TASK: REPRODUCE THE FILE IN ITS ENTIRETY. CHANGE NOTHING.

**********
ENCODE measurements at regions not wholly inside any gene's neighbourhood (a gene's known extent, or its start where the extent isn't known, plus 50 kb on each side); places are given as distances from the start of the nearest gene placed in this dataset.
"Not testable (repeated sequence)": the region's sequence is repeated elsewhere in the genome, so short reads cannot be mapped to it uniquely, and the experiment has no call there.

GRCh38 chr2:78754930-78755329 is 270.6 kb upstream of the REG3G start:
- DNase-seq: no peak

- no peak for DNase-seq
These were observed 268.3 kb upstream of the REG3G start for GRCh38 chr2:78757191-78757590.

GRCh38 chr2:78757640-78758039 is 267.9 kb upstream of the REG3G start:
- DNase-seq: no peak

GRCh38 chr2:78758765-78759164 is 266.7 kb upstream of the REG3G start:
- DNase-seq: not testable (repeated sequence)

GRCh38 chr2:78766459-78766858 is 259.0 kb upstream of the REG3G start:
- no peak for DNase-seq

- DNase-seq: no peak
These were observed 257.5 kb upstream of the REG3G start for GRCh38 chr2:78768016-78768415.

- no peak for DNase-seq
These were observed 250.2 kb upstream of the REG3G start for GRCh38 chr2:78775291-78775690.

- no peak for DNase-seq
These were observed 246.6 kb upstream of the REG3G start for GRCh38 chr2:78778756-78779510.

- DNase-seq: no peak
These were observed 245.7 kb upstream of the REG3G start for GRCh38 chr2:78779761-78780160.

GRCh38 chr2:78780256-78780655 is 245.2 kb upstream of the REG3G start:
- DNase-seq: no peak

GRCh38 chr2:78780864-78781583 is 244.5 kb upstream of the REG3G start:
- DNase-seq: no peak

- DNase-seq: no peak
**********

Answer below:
ENCODE measurements at regions not wholly inside any gene's neighbourhood (a gene's known extent, or its start where the extent isn't known, plus 50 kb on each side); places are given as distances from the start of the nearest gene placed in this dataset.
"Not testable (repeated sequence)": the region's sequence is repeated elsewhere in the genome, so short reads cannot be mapped to it uniquely, and the experiment has no call there.

GRCh38 chr2:78754930-78755329 is 270.6 kb upstream of the REG3G start:
- DNase-seq: no peak

- no peak for DNase-seq
These were observed 268.3 kb upstream of the REG3G start for GRCh38 chr2:78757191-78757590.

GRCh38 chr2:78757640-78758039 is 267.9 kb upstream of the REG3G start:
- DNase-seq: no peak

GRCh38 chr2:78758765-78759164 is 266.7 kb upstream of the REG3G start:
- DNase-seq: not testable (repeated sequence)

GRCh38 chr2:78766459-78766858 is 259.0 kb upstream of the REG3G start:
- no peak for DNase-seq

- DNase-seq: no peak
These were observed 257.5 kb upstream of the REG3G start for GRCh38 chr2:78768016-78768415.

- no peak for DNase-seq
These were observed 250.2 kb upstream of the REG3G start for GRCh38 chr2:78775291-78775690.

- no peak for DNase-seq
These were observed 246.6 kb upstream of the REG3G start for GRCh38 chr2:78778756-78779510.

- DNase-seq: no peak
These were observed 245.7 kb upstream of the REG3G start for GRCh38 chr2:78779761-78780160.

GRCh38 chr2:78780256-78780655 is 245.2 kb upstream of the REG3G start:
- DNase-seq: no peak

GRCh38 chr2:78780864-78781583 is 244.5 kb upstream of the REG3G start:
- DNase-seq: no peak

- DNase-seq: no peak